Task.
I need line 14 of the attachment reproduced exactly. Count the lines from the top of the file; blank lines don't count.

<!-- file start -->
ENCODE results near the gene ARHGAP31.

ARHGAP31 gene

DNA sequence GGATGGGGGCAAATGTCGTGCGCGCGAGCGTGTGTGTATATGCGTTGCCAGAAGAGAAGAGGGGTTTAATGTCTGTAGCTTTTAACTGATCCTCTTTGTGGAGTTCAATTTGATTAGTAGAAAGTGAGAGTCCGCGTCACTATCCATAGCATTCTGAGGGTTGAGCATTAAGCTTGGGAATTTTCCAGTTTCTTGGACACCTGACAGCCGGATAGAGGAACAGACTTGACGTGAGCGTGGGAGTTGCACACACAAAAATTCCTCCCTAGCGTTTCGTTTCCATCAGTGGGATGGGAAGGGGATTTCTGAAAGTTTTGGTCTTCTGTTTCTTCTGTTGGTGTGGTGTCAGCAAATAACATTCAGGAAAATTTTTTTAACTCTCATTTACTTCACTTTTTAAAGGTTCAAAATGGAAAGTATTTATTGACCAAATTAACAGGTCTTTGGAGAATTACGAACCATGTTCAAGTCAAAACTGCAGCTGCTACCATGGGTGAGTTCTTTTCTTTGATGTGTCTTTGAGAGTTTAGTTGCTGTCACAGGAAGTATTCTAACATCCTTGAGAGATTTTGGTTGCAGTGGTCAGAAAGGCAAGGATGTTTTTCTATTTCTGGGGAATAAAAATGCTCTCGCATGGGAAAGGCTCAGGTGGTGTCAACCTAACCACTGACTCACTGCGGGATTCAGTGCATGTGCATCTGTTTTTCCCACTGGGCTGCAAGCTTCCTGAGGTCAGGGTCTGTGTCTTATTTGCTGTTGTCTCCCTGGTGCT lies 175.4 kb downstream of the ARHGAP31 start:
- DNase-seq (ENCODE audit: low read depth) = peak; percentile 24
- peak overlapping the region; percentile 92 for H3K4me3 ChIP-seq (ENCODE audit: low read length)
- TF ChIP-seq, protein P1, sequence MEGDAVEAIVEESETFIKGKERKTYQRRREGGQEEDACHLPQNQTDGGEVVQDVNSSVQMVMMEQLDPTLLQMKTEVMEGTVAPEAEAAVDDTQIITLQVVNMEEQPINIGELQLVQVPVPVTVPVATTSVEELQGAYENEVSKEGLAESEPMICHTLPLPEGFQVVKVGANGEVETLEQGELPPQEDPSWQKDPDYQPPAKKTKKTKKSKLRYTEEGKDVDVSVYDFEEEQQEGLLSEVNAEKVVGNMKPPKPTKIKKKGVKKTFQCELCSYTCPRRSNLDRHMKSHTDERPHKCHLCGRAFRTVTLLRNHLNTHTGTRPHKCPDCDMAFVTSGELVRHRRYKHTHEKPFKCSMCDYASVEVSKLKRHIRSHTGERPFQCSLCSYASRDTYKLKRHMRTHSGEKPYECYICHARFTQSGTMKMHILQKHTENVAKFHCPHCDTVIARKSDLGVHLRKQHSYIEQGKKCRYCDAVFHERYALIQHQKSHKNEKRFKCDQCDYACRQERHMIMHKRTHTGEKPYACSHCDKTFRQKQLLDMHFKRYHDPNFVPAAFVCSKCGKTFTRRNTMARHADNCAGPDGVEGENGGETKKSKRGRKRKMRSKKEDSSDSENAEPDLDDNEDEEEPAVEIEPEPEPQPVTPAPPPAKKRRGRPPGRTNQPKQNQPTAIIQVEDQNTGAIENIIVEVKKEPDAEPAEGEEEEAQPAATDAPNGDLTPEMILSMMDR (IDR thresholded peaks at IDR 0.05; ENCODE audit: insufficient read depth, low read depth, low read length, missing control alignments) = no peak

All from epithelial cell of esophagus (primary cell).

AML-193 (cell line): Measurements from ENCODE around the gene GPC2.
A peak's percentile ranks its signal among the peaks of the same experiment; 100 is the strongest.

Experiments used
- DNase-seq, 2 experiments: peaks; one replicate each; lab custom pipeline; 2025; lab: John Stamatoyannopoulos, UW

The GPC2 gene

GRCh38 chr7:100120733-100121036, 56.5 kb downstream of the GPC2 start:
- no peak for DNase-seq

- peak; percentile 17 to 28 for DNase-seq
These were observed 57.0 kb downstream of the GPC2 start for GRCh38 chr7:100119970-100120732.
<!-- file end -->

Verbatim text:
- no peak for DNase-seq